It’s the elements that make up the rest of their brand where their agency for influence prospers. Most people spend a fair portion of their lives researching. Scrolling through Instagram, following News24 on Twitter or simply observing people in a club are all forms of research. It is through this constant process that we decide which brands we love and which we avoid.
Although the design and packaging are extremely important when it comes attracting attention, most people are looking for more. They want a connection and that comes through experiences that communicate the values, purpose, personality and behaviour of the brand. Only when the brands’ story truly resonates with the consumer will it become the chosen one.
Stand out from the crowd
If you are driven by curiosity and would embrace the challenge of creating brands powerful enough to stand out from the crowd, our Strategic Brand Management online short course may be the perfect for you.
Within 12 weeks, you’ll learn how to make your brand stand out in an arena where everyone is jostling for attention. You’ll be given practical tools to create a distinct identity for your brand and successfully position your brand in a relevant, meaningful and dynamic manner.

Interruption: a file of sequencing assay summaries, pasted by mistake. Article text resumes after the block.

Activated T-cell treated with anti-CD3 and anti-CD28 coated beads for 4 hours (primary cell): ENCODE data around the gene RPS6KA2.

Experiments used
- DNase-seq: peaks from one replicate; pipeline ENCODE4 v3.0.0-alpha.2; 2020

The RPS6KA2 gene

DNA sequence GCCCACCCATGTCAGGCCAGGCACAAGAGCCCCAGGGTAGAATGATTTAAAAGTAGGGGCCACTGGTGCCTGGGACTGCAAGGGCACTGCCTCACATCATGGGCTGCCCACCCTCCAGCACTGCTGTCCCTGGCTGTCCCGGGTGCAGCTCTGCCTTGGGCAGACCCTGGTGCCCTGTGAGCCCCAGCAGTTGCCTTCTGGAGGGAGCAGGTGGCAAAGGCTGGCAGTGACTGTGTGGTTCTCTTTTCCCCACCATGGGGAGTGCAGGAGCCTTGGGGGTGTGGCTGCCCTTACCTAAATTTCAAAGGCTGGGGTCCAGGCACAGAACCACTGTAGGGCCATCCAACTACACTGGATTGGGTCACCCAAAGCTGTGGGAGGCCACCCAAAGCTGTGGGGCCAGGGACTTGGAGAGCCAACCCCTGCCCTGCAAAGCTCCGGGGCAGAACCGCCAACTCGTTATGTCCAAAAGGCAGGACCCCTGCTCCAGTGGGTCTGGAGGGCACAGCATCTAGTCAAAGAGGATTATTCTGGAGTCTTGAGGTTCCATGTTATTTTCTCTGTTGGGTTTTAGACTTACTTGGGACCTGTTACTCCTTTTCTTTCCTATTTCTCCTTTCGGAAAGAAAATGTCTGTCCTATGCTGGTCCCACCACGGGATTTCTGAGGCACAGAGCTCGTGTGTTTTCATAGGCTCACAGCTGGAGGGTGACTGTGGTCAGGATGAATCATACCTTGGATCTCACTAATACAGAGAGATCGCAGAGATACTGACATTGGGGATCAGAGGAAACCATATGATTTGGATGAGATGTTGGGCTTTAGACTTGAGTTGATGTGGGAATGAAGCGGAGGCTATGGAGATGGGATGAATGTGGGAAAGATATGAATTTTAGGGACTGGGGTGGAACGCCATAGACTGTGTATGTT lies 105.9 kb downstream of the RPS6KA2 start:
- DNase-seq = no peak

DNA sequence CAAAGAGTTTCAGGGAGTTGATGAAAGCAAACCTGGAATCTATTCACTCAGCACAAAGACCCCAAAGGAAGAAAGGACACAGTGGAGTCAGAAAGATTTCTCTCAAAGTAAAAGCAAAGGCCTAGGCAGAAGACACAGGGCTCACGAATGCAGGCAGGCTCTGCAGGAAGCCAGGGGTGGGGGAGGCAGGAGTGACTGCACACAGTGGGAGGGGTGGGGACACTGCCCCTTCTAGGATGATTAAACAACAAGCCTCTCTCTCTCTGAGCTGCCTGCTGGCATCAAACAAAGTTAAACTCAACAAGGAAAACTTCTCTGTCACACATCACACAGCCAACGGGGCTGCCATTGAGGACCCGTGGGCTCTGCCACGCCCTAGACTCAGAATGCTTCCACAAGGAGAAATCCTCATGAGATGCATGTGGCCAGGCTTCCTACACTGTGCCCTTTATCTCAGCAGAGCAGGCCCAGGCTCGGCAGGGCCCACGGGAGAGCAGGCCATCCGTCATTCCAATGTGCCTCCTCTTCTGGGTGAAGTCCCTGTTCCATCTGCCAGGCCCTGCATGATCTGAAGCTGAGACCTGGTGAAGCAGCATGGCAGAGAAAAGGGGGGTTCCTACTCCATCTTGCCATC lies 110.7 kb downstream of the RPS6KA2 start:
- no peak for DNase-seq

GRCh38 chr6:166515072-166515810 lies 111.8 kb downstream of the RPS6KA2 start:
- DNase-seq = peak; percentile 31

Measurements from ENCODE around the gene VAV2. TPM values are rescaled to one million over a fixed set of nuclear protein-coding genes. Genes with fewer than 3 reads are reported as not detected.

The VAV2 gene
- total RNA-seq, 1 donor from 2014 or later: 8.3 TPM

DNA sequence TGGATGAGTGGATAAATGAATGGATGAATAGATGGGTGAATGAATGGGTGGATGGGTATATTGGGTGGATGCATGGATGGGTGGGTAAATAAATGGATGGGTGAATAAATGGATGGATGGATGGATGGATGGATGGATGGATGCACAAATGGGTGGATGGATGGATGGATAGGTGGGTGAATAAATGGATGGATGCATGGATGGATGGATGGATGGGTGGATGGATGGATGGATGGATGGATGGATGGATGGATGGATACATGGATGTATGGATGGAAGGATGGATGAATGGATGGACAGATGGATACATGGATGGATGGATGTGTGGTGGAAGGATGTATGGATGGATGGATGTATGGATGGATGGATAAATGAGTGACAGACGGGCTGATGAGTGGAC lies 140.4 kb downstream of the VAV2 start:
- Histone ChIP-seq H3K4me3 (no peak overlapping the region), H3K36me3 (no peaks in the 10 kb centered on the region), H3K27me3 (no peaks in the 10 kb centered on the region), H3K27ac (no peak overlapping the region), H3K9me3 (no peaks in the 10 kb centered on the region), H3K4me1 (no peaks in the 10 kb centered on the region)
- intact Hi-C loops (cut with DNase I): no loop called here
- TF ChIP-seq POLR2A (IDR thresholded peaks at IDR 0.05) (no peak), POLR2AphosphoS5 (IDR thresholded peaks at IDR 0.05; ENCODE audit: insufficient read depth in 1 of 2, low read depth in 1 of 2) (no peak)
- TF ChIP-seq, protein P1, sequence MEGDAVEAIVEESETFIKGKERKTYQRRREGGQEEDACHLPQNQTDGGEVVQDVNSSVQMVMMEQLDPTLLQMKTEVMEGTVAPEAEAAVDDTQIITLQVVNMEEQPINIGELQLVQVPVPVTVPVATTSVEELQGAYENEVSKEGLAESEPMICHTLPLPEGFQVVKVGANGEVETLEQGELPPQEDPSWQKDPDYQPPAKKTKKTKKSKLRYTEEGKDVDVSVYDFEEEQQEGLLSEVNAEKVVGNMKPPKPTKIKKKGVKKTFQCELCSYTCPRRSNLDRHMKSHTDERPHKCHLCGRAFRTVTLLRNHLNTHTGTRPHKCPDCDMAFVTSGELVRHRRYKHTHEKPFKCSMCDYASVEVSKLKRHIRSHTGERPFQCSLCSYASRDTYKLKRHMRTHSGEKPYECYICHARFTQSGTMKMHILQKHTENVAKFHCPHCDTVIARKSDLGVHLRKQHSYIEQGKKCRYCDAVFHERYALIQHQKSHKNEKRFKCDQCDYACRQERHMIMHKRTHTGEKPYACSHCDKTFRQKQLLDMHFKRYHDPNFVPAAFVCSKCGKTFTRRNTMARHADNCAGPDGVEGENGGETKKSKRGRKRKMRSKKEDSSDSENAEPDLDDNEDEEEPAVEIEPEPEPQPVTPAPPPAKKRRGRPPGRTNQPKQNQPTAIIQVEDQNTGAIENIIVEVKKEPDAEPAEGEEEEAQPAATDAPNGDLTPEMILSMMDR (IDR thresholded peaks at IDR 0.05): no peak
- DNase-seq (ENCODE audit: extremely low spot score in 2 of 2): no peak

You’ll also get an in-depth look at the brand identity development process and brand positioning, brand architecture and the creation of the customer brand experience, consumer behaviour and its influences, and the competitive advantage of strong brands. Designed for those wanting to make their market place “mark”, this course is perfect for anyone in branding, marketing or marketing communications, or small business owners and managers.
- The Concept and Process of Strategic Brand Management
- The Concept of Brand Equity
- The Brand Identity Development Process and Brand Positioning
- Brand Identity, Image and Personality
- The Growth Strategies of Established Brands
- The Importance and Function of Brand Architecture
- Brands Adaptation in Foreign Markets
- Brand Acquisition and Divestiture
- The Application of Product Brand Components to Nation Brands and Personal Brands